Way back before the Stone Age, Oscar buzz used to mean, well, Oscar buzz. We all know that so much has changed in the past twenty years, in terms of how the Oscar race is run, how the awards themselves are handed out, the timetable, and even the makeup of the voting members of the Academy. In short, almost everything has changed. The term “Oscar buzz” is still used, albeit mostly by muggles. An entertainment reporter will say “so and so is receiving Oscar buzz” for their performance. But no one who knows about the inner workings of awards campaigning would say that to another person who covers the race. I would never walk up to Greg Ellwood and say “Roma has Oscar buzz.” I wouldn’t say that because first, he wouldn’t need to be told that, and second, the term itself, “Oscar buzz,” has almost completely lost its meaning. What Greg and I would say to each other would be more along the lines of “Wow, that was great. I bet they’re going to go for it in a big way.” Or, Gregory, who hedges his bets more than most, would say something like “It’s great but I wonder if they’ll go for it.” “They” meaning Oscar voters.
Advocating for movies did not used to be the norm for those who covered the race. Those who wanted to be respected as journalists, for instance, would cover the race to monitor what WILL win, rather than what SHOULD win. Now, it’s difficult to find anyone who covers the race who actually covers it like what WILL win, or be nominated, rather than what SHOULD. Despite how often I disagree with him about his picks, for the most part the Hollywood Reporter’s Scott Feinberg is a good example of someone who covers it as objectively as possible. Although he had a hard time with the golden rule of Oscar predicting (and writing as it turns out): to “murder your darlings” — that is, to let go of a movie you absolutely love even when you know logically it can’t win.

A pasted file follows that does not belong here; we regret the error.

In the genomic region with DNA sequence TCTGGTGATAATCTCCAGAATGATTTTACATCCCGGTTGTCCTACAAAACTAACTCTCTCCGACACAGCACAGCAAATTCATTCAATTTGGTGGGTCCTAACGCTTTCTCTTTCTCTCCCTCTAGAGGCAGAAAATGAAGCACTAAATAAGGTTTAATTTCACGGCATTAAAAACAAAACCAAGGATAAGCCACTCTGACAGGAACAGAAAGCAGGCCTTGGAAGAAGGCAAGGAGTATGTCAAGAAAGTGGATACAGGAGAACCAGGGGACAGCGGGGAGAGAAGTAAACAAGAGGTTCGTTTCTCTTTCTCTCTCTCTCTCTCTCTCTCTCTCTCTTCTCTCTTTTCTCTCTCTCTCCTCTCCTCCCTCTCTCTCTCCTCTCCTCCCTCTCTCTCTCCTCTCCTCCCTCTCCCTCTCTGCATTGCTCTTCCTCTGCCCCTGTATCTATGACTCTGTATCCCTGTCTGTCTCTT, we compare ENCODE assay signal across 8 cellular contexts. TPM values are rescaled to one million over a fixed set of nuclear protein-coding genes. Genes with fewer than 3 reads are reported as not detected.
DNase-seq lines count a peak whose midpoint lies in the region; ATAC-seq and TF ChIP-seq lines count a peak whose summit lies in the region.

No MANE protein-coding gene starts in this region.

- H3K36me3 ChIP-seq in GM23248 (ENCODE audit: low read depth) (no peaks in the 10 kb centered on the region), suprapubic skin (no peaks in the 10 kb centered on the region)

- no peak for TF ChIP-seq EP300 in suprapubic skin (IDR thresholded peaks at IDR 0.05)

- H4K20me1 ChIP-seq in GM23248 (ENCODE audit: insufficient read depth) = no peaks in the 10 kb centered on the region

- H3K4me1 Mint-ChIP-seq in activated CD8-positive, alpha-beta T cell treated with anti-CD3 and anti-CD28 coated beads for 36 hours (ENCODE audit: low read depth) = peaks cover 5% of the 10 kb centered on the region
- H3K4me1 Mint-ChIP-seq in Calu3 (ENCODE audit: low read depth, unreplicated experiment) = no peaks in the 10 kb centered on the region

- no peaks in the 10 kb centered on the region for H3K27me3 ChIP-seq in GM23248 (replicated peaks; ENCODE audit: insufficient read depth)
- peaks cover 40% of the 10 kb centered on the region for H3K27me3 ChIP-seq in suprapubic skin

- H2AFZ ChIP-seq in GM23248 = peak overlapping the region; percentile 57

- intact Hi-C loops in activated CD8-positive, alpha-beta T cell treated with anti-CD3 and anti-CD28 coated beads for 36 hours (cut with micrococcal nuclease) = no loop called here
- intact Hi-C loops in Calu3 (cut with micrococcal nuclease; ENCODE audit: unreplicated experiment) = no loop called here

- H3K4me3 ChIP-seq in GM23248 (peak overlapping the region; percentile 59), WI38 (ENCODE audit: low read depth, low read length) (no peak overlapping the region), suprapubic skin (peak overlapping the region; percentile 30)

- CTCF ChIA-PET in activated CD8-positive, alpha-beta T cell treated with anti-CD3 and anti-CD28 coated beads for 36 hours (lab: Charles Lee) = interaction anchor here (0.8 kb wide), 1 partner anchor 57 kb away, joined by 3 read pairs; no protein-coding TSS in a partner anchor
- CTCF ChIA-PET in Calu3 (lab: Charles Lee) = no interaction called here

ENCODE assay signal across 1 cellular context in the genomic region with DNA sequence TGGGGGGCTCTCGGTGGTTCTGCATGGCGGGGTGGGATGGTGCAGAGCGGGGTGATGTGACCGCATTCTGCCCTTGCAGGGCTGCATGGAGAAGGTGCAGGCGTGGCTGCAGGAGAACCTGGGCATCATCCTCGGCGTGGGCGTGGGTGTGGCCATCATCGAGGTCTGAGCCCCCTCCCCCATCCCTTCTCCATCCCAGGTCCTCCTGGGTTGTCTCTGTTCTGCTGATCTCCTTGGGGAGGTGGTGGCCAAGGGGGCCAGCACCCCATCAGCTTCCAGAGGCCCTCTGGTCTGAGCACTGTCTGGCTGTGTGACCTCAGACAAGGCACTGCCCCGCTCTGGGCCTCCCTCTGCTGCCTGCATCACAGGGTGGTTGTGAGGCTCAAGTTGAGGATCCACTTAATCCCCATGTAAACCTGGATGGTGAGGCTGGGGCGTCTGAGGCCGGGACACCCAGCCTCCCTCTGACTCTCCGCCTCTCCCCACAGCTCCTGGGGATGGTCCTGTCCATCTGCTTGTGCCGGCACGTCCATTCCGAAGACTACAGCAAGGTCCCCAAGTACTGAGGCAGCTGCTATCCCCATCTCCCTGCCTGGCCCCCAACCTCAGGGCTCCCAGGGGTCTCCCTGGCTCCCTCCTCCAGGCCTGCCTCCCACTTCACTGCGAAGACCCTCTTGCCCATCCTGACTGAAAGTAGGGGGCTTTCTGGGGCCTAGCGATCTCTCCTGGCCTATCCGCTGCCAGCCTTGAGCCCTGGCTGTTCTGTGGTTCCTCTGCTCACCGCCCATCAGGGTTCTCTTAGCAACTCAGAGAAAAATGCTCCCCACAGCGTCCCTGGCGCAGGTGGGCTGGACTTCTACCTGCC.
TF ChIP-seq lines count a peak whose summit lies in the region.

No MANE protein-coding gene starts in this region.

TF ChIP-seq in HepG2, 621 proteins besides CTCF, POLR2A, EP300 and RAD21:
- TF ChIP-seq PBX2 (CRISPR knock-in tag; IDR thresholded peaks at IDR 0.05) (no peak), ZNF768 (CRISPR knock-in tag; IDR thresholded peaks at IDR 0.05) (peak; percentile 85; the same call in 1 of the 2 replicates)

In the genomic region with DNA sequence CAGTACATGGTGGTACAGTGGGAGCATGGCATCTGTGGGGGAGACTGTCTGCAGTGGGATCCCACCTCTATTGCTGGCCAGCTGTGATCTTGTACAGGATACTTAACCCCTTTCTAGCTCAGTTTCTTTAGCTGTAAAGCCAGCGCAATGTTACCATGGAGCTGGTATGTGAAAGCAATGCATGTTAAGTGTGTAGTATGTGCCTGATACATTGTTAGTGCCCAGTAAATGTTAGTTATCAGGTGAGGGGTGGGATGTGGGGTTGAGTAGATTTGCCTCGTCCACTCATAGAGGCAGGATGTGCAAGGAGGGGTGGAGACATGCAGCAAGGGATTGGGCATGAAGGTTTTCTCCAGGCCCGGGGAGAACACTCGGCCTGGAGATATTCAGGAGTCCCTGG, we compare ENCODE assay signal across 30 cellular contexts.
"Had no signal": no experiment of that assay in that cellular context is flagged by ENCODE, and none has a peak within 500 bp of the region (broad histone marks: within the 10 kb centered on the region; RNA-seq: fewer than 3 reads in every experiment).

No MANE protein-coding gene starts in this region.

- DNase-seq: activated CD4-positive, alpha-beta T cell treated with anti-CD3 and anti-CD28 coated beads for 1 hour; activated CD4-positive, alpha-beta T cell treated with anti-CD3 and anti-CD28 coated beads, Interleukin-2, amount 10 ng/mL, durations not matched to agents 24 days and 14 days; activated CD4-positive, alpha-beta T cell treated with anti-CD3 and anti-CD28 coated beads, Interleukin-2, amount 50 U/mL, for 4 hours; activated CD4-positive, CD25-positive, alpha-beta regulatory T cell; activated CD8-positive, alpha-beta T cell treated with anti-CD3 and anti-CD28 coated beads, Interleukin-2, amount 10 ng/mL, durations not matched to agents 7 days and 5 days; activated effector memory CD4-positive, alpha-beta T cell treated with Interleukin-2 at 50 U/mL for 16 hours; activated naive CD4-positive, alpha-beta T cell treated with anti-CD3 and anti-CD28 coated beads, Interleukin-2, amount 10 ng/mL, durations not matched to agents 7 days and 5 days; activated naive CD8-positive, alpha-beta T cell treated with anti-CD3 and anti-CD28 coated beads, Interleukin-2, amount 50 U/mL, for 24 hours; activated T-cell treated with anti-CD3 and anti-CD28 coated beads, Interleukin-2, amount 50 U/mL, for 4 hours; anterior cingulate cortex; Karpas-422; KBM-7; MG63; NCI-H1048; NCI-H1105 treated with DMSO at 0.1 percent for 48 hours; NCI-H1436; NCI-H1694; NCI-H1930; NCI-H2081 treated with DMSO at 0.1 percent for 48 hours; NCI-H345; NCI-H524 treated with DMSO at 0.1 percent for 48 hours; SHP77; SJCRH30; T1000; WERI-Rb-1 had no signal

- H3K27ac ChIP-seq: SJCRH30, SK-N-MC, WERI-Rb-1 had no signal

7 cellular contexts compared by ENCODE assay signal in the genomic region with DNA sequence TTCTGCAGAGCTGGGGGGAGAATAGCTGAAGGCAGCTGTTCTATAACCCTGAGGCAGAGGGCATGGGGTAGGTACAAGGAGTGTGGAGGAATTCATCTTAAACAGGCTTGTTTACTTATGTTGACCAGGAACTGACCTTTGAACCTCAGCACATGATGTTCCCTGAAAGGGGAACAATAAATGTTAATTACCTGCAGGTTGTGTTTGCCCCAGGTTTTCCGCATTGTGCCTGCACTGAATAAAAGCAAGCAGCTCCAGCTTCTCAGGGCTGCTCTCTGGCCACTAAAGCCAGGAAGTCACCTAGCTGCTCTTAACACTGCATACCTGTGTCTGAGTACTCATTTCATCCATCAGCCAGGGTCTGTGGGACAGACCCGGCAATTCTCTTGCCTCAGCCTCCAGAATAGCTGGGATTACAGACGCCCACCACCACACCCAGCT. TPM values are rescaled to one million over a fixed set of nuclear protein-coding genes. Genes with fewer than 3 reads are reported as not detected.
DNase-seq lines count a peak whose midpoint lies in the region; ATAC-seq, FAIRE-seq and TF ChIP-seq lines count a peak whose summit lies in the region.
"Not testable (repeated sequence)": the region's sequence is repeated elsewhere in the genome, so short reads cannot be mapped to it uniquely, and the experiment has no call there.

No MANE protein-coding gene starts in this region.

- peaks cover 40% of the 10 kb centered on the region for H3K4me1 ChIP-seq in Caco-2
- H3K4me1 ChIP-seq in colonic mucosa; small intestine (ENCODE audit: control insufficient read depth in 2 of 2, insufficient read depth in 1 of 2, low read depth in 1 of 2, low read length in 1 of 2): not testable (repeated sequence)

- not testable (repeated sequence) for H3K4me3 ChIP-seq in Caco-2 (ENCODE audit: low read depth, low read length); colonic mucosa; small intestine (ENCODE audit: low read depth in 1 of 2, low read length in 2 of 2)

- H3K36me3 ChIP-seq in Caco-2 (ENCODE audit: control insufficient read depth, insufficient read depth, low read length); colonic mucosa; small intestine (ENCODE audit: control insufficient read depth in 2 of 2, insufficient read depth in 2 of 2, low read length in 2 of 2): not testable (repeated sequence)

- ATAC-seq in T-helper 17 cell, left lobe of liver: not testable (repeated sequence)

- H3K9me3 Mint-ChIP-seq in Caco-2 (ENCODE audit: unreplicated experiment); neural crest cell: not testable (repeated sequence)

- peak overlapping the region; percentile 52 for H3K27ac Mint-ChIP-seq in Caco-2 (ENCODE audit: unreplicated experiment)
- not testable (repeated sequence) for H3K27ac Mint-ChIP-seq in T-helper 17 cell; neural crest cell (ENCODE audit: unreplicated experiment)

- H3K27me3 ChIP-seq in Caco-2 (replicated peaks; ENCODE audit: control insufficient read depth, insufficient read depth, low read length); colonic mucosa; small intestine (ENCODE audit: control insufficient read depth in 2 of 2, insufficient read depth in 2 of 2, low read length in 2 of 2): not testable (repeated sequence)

But more and more, those who used to pride themselves on being objective aren’t as objective anymore. The term “Oscar buzz” now means, more than anything else, what people who cover the Oscars either like a lot or think Oscar voters will like a lot. That’s a far cry from what the definition used to be, which was actually buzz generated by Oscar voters themselves about what they liked.
Here’s an example. Oscar buzz was once an occasion when voters famously danced in the aisle after watching Chicago and then talked about it. Oscar buzz was rumblings that Titanic had become too big to ignore. Oscar buzz was various Academy members writing about how much they loved Moonlight, even some publishing articles about it. Oscar buzz was not pundits losing their shit over La La Land in Telluride. You see, we who write about the Oscars don’t, try as we might, actually make the Oscar buzz. The best we can do is help to move the movie to the top of the screener pile. You know, like the promise of nudity also sometimes can.
What we do, what critics can sometimes do, is put the movies we think are good in front of voters. We can help do that. What we can’t do is make voters vote for what we like. We are not, despite our best intentions, generators of Oscar buzz. Sure, we try. Studios sell us that way on blurbs for movies. In the end, when you’re talking about thousands of voters, Oscar buzz comes from those voters seeing movies and loving them (like Argo or, sadly, The King’s Speech).